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Example of packet encapsulation in the LTE user plane.

Example of packet encapsulation in the LTE user plane.

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Article
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Traffic classification will be a key aspect in the operation of future 5G cellular networks, where services of very different nature will coexist. Unfortunately, data encryption makes this task very difficult. To overcome this issue, flow-based schemes have been proposed based on payload-independent features extracted from the Internet Protocol (IP...

Context in source publication

Context 1
... layer adds a header and passes the data to the next layer, until the lowest layer is reached, where actual communication occurs through the physical medium. 1 shows an example of the encapsulation scheme in the user plane of the LTE radio interface. The upper level is the application layer, which contains application-specific protocols (e.g., Hypertext Transfer Protocol -HTTP-, File Transfer Protocol -FTP-, etc.). ...

Citations

... However, supervised schemes require a labeled training dataset. Other alternatives use unsupervised learning algorithms to classify connections without the need of a previously-labeled dataset [38,39]. In [38], an unsupervised method for offline coarse-grained traffic classification in cellular radio access networks is presented. ...
... Other alternatives use unsupervised learning algorithms to classify connections without the need of a previously-labeled dataset [38,39]. In [38], an unsupervised method for offline coarse-grained traffic classification in cellular radio access networks is presented. This method relies on the fact that the identification of the class of service for a specific connection can be performed from a set of traffic descriptors showing the properties of data bursts in the connection. ...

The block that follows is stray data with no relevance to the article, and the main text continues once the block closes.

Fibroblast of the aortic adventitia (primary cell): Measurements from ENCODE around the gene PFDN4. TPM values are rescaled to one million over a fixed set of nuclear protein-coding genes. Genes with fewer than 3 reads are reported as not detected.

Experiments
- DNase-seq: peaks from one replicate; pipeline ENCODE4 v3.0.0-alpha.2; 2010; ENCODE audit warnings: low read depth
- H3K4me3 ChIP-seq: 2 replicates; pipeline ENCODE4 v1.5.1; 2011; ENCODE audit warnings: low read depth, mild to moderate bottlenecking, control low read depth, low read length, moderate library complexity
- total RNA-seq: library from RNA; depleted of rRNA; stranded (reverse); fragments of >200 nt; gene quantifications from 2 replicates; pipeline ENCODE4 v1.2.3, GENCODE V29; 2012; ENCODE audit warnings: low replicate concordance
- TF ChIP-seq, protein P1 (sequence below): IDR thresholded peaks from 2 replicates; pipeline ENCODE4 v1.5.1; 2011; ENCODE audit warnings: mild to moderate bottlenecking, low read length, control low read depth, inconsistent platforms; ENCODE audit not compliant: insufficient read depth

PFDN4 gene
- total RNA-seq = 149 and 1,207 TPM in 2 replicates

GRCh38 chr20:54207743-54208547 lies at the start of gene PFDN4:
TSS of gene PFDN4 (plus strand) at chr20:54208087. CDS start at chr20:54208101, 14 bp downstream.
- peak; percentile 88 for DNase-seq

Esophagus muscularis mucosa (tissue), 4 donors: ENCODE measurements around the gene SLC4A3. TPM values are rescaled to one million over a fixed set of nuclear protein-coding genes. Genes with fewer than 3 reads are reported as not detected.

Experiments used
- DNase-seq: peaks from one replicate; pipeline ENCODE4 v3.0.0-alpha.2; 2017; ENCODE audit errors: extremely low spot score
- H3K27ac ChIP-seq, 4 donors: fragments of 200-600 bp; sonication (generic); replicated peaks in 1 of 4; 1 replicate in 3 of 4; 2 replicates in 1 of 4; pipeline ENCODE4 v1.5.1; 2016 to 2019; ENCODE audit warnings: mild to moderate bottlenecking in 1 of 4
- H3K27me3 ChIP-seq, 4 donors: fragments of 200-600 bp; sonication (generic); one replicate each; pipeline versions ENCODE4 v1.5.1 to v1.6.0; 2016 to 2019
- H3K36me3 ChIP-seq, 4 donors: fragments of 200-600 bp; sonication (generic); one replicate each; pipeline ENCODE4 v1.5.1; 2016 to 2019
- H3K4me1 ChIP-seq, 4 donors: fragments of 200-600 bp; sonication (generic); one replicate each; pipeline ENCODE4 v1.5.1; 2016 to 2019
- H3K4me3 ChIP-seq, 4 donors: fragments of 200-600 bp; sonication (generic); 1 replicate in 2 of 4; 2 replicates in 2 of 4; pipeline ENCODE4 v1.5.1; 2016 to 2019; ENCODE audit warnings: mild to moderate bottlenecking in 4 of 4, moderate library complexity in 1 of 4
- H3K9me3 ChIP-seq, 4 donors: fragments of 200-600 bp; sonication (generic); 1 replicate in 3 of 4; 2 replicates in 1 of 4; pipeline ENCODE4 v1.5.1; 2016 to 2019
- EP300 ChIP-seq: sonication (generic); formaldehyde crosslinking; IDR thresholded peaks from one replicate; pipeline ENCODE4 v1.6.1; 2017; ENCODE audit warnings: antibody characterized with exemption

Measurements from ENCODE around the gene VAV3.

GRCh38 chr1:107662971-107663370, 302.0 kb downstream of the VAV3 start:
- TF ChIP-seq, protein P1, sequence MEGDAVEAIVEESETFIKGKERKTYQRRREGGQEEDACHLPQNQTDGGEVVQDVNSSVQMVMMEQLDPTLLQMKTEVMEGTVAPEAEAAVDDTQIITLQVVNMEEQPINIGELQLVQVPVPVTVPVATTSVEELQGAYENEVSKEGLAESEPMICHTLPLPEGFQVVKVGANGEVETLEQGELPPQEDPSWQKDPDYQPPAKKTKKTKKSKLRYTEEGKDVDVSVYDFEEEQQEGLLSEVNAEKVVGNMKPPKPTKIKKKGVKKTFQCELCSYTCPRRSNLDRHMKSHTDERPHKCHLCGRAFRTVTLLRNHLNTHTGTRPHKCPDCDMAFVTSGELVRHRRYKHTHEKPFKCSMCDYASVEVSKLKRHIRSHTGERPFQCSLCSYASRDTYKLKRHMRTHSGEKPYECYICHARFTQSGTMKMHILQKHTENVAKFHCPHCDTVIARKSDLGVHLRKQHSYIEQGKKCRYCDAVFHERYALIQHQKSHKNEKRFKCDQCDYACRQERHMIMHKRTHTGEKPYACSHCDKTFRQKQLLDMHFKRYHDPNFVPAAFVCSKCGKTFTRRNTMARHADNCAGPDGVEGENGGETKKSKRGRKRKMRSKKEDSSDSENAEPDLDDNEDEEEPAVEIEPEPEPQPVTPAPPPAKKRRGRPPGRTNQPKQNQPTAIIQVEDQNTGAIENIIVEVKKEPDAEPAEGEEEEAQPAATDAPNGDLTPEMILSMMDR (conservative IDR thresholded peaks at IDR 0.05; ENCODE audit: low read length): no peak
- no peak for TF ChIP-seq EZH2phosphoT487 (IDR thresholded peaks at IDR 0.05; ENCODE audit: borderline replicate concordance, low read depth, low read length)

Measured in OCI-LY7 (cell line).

... Unfortunately, radio connection traces do not explicitly register these traffic descriptors at the burst level, so that they must be estimated from other traffic parameters collected per connection. In the absence of labeled data that could be used as ground truth, the authors in [38] validate their method by comparing the traffic mix resulting from their classification algorithm against mobile traffic statistics published by a vendor. Results show that traffic shares per application class estimated by the proposed method are similar to those provided by a vendor report. ...
Article
Full-text available
In recent years, the number of services in mobile networks has increased exponentially. This increase has forced operators to change their network management processes to ensure an adequate Quality of Experience (QoE). A key component in QoE management is the availability of a precise QoE model for every service that reflects the impact of network performance variations on the end-user experience. In this work, an automatic method is presented for deriving Quality-of-Service (QoS) thresholds in analytical QoE models of several services from radio connection traces collected in an Long Term Evolution (LTE) network. Such QoS thresholds reflect the minimum connection performance below which a user gives up its connection. The proposed method relies on the fact that user experience influences the traffic volume requested by users. Method assessment is performed with real connection traces taken from live LTE networks. Results confirm that packet delay or user throughput are critical factors for user experience in the analyzed services.